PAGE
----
I mean, is all this too hard to do?

Note: I think I get it. I know why it’s done like it is. Agents have a tough job, they have to sort through hundreds of different queries from hundreds of people, just like me, who want to be authors. It’s not an easy job and I guess they just lay out the criteria that makes life easier for them. A series of FILTERS, as it were, in order to try and weed out the chaff from the wheat!

I get that, I really do.

My frustration is in the fact that as someone trying to navigate the system, it’s difficult to figure out and keep track of it all. I’ve done 7 queries this weekend and ALL of them had different criteria.

So, what I’m trying to do with this blog is say….if you are a writer and you’re querying, just know that I sympathize with the pain you’re going through and I’m totally in your corner! Together we’ll navigate these shark infested waters and hopefully get that book deal we all want!

Let’s support each other through this process, #Writing Community!

Love & Books

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  1. Jim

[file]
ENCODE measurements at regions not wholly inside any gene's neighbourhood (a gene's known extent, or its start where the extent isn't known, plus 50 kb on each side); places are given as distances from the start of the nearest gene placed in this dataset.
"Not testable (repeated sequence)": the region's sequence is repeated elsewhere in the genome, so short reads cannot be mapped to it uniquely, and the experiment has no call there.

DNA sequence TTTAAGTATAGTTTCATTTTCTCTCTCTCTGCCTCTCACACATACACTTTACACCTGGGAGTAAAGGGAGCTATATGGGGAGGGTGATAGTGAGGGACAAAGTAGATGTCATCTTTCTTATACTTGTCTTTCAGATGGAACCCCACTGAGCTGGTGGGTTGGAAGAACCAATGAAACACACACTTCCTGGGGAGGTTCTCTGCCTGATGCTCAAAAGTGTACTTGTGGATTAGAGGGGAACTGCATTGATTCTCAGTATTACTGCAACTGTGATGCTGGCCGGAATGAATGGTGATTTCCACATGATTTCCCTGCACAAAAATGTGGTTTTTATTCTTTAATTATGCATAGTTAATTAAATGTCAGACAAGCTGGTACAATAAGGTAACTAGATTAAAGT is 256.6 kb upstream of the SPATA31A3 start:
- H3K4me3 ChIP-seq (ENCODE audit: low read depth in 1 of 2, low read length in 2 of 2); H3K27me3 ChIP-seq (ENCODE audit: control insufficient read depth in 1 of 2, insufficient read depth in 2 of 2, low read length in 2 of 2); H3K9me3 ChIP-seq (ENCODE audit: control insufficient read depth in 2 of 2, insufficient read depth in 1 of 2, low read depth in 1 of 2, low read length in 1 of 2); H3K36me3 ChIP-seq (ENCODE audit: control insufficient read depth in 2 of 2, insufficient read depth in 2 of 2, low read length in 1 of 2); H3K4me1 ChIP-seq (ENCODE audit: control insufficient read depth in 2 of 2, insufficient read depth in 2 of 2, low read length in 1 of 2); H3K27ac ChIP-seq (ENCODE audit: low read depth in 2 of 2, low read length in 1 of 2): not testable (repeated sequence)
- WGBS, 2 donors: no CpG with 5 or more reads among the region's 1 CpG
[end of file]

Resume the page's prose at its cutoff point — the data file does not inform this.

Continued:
I used to drive for a living Jon, and as a driver you need a road-map to learn your way around. Some guys used to buy maps from different makers like Tiger and Rand McNally. After miles have come and gone and your sense of direction becomes more fine tuned, you don’t really need the map anymore. You just know where you’re going

    What you essentially did here was publish another map out of many that details the roads leading to Publishing City USA, and I for one thank you for this. After we have a few books under our belt, the “map” becomes less necessary. In the meantime, I’ll copy and paste this into Open Office if I have to, but this is being saved.

    • Jon Ford

      Thanks Jim,

      I really wanted to just put into words my experience and maybe provide a little help and advice to anyone going through the same thing as me.
      If for nothing more than so they know they’re not alone.
      But maybe it might help guide them at least a little in the right direction… not that this is necessarily the right direction, I’m just trying to navigate the waters and leaving a trail of breadcrumbs in my wake people might be able to follow!

  2. Liz

    The main thing I look for in the editing phase are unneeded words. I have this bad habit of using too many filler words because I think, at the time of writing, that they help accentuate points along the way. They don’t (I just edited out the word “really” at the end of “don’t”). They just add to the word count without adding to the quality. Like when a butcher keeps too much fat on the steak just to add weight to add to the price.

    With most writers, that is a sub-conscious thing, whereas the butcher knows exactly what he’s doing.

    • Jon Ford